Facebook Over Face Time: When Technology Keeps You From Those You Love

All of today’s wonderful technology allows us to stay in touch like never before with extended networks of people. But it comes with a downside.

 

The more time we spend surfing the Web, Tweeting or updating our Facebook friends, the less time we have to interact with those closest to us.

 

Some people know more about what is going on with their Facebook friends than they do about their actual friends and kids. Unless you “friend” your kids on Facebook, you may have no idea what they are doing today.

 

Among the thousands of people I’ve taught, I often hear people complain they have a hard time connecting with their spouse and kids. Yet I’ll bet many of them are really well connected in Internet chat groups. Do you see a pattern here?

 

But technology helps us to connect…

 

I’m grateful for technology. I use it to share photos with family members who don’t live in the islands. I and other parents take videos of our kids dancing at Hula Halau, the hula school we attend here in Hawaii, and put them on YouTube. Otherwise some of our family members outside the islands would not have seen them for a year or more.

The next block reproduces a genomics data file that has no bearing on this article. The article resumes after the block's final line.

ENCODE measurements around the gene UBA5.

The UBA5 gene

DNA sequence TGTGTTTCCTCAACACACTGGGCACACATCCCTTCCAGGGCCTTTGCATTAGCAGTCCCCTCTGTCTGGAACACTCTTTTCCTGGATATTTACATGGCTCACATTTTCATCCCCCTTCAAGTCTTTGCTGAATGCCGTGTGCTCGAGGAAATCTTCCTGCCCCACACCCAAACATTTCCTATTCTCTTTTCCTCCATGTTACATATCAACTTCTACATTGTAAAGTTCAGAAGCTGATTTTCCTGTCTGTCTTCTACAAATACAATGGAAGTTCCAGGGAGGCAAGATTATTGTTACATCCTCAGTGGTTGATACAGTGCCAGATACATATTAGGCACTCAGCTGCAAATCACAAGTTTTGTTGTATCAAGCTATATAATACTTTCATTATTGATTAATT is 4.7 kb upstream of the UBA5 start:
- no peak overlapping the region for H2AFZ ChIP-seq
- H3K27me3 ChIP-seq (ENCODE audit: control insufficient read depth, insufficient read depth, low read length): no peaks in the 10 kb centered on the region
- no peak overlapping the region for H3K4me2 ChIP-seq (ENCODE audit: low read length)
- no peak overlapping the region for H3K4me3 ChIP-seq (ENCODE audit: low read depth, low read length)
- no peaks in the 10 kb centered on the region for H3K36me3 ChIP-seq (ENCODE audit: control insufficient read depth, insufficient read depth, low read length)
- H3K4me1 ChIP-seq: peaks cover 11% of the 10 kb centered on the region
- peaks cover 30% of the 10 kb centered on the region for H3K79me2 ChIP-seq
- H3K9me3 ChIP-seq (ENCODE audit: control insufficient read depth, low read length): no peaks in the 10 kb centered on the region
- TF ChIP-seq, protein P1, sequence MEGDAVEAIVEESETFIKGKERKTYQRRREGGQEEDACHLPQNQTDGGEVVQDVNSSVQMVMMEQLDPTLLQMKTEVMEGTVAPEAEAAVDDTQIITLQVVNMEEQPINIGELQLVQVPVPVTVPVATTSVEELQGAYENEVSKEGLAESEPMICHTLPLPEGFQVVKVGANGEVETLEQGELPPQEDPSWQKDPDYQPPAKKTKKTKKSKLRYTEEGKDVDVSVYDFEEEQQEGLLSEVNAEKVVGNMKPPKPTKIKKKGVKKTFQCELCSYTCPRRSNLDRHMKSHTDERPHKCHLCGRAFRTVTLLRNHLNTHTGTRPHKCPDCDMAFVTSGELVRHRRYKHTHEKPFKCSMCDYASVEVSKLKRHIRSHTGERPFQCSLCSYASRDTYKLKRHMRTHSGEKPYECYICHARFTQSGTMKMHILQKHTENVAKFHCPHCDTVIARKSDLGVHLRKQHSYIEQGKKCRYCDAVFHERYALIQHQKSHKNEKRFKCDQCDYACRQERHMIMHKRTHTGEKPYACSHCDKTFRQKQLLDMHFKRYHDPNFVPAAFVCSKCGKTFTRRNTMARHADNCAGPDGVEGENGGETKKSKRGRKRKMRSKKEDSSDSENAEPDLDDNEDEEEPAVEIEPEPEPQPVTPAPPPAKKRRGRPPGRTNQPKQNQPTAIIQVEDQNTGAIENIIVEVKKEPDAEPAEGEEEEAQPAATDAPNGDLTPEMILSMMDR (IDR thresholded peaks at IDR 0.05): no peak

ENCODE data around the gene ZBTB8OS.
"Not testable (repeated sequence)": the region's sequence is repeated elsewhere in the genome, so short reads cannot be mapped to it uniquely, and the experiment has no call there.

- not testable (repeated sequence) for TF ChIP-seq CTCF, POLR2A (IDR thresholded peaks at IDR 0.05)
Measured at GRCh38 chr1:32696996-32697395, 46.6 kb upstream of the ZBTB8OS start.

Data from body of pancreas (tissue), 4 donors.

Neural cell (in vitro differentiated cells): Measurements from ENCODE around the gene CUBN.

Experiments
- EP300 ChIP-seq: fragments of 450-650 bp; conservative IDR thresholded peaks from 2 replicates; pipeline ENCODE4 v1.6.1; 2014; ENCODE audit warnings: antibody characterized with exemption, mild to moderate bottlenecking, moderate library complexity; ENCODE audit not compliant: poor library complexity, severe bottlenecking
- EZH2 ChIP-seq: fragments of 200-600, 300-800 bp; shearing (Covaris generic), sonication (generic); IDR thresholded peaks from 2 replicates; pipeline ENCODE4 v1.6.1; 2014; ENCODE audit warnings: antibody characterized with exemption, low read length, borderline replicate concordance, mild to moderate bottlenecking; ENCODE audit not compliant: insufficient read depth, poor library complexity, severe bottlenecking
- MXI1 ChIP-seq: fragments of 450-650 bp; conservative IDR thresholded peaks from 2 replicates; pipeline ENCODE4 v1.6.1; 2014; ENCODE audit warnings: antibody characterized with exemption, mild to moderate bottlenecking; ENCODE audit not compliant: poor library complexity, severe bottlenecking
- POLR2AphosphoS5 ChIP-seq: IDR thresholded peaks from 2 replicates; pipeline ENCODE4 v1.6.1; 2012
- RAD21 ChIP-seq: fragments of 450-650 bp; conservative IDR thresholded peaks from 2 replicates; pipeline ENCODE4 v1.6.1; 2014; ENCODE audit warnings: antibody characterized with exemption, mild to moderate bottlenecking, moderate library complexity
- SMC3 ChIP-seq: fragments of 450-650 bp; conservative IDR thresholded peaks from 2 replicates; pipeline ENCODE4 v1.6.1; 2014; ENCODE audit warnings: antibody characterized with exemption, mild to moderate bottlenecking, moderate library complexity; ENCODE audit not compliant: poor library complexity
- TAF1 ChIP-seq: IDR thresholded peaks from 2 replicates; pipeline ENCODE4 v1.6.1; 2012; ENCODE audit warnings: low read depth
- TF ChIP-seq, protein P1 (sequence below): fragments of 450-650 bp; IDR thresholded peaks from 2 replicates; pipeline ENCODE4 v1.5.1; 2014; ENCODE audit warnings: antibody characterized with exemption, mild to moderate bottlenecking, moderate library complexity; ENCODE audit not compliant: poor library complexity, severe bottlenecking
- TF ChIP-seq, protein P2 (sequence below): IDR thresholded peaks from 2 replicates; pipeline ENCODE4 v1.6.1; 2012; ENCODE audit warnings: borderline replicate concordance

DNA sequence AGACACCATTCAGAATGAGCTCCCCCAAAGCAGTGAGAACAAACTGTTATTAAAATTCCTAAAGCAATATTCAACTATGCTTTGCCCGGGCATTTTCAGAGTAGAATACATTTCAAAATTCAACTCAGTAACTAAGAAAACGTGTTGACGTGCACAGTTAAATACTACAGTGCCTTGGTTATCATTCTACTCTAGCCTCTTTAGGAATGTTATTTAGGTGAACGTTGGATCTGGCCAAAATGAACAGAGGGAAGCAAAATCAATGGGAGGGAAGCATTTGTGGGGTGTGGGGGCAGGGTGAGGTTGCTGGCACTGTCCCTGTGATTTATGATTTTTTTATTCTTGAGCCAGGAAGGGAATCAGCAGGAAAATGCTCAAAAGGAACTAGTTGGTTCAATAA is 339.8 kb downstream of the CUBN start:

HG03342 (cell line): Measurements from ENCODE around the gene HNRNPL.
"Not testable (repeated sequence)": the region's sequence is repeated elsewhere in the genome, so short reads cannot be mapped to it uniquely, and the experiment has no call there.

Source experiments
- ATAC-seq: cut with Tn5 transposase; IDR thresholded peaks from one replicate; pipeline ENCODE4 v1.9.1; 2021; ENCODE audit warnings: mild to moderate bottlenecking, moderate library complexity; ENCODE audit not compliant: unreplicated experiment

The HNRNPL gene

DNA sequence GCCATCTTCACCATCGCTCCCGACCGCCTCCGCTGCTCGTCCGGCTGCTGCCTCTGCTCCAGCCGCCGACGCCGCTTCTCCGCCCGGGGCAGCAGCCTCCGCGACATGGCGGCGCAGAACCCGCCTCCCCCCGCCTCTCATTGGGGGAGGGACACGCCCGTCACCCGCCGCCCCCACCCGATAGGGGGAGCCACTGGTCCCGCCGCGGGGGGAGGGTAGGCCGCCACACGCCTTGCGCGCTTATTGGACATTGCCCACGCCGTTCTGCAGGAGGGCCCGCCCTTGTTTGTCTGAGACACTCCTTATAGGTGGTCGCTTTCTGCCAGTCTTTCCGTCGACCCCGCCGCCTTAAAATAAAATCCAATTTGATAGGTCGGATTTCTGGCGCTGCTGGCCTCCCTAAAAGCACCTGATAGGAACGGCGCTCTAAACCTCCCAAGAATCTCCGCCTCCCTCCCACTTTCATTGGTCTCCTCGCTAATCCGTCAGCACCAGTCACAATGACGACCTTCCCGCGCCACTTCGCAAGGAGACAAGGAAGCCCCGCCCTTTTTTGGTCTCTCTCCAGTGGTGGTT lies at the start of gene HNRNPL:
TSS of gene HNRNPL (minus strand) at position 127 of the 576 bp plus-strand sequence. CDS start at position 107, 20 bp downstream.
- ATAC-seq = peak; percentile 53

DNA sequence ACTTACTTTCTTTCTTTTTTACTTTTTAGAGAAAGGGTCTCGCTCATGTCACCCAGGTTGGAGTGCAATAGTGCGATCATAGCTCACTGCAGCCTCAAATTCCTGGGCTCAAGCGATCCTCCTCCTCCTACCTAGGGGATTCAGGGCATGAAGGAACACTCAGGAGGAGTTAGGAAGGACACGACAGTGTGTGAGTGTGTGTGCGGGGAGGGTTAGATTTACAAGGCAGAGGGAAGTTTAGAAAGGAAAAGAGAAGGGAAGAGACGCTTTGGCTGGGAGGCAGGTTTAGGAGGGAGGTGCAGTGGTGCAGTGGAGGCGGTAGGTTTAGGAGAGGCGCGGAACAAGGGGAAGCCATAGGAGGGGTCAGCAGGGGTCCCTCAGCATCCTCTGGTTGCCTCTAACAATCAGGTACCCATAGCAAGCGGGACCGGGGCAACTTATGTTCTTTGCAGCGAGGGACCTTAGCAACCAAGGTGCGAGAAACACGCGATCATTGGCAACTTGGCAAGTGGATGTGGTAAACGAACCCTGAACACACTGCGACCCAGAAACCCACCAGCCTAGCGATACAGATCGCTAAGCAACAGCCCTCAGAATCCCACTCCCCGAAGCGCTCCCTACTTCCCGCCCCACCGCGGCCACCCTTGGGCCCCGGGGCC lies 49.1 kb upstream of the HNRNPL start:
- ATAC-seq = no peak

But it is important to understand if your use of technology is keeping you from time with your family and friends. Ask yourself a few questions:

 

  • Do you complain that you’re not connected with friends and family?
  • Do you suspect you are addicted to technology such as Facebook or other social networking sites?
  • Are you so engrossed with Facebook and Twitter that you’ve become a twit?

 

If the answer to these questions is yes, that’s a good sign that it is time to log off the Internet, turn off the TV and unplug the gaming console.

 

I recommend that you as a parent regulate your child’s screen time and your own time online. Instead of creating a post about what you’re going to be doing or just did, spend that time connecting with those closest to you.